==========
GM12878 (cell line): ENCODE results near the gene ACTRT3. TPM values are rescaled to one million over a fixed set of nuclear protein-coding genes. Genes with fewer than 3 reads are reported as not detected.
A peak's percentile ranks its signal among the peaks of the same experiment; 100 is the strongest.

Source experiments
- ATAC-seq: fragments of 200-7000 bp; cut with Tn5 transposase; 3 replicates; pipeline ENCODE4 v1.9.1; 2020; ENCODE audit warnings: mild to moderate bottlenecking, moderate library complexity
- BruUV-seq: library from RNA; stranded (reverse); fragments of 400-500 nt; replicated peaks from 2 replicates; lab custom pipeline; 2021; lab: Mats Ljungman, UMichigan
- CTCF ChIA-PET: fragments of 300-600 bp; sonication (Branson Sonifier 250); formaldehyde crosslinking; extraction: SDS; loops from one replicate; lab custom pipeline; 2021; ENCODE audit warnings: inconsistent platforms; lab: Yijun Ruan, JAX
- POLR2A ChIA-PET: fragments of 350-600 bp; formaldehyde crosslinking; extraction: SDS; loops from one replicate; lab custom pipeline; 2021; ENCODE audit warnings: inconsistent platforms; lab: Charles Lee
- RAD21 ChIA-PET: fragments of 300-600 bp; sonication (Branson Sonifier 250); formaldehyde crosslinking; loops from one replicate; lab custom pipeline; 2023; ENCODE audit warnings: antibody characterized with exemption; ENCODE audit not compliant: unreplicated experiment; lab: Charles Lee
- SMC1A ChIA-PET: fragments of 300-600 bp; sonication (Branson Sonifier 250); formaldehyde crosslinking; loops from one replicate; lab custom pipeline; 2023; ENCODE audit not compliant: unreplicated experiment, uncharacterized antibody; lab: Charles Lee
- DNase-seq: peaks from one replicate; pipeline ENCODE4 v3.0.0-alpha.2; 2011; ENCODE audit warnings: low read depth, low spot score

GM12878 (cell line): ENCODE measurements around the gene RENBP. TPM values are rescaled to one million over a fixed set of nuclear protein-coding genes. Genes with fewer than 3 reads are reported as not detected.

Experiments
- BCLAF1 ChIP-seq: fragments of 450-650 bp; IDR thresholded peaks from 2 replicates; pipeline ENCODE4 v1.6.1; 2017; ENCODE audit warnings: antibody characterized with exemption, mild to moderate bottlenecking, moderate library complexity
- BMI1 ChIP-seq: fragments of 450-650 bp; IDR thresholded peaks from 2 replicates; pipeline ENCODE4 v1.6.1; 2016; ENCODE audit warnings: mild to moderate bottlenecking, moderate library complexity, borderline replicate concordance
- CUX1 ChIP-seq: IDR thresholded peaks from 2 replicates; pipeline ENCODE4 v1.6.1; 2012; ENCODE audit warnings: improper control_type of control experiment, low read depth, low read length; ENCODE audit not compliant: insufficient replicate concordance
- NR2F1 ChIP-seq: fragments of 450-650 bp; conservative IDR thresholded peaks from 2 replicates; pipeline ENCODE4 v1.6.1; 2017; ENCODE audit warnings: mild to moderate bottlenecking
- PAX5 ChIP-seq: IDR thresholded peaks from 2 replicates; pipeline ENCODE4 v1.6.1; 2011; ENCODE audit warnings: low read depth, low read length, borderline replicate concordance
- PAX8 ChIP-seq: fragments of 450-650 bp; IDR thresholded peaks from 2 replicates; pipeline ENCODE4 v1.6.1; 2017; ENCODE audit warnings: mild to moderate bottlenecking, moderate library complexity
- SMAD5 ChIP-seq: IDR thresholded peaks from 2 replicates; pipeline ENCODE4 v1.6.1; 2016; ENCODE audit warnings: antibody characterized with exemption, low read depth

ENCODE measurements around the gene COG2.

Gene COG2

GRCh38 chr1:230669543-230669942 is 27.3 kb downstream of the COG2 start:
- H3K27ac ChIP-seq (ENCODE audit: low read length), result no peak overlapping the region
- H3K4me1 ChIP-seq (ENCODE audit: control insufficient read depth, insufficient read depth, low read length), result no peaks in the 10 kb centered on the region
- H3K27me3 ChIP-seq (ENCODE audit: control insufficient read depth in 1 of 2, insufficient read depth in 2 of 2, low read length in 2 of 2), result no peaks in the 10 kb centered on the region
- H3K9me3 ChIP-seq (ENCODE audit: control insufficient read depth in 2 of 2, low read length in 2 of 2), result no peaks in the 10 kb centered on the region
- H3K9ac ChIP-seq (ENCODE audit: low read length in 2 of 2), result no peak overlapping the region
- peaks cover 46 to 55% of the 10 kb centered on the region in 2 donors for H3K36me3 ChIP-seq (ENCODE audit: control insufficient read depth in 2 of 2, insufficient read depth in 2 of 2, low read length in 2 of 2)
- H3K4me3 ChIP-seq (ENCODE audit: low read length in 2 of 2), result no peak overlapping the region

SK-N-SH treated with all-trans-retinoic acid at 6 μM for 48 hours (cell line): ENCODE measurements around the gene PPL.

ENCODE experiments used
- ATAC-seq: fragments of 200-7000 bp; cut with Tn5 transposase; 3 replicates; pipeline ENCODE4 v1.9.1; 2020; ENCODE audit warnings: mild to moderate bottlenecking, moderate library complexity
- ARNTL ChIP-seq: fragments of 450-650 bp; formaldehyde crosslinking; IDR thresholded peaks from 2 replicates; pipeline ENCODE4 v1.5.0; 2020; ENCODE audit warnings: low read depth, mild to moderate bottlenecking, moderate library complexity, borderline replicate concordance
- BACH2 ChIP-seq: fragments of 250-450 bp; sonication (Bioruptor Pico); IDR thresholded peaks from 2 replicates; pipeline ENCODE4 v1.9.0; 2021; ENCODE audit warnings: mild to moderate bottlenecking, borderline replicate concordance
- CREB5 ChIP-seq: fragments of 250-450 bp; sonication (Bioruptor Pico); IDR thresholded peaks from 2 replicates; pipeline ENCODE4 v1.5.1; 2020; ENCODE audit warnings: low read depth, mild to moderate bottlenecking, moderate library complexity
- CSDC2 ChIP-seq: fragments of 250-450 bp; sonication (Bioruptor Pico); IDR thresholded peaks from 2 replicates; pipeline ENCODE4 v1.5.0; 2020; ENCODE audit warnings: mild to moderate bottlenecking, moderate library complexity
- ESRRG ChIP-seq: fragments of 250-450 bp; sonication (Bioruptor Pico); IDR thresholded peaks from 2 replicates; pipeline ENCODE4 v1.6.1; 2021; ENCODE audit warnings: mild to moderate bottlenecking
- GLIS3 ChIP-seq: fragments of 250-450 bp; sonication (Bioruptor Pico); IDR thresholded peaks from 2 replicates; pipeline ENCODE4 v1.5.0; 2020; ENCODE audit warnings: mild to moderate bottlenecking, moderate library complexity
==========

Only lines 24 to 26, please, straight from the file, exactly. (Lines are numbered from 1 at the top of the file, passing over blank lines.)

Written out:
- H3K4me1 ChIP-seq (ENCODE audit: control insufficient read depth, insufficient read depth, low read length), result no peaks in the 10 kb centered on the region
- H3K27me3 ChIP-seq (ENCODE audit: control insufficient read depth in 1 of 2, insufficient read depth in 2 of 2, low read length in 2 of 2), result no peaks in the 10 kb centered on the region
- H3K9me3 ChIP-seq (ENCODE audit: control insufficient read depth in 2 of 2, low read length in 2 of 2), result no peaks in the 10 kb centered on the region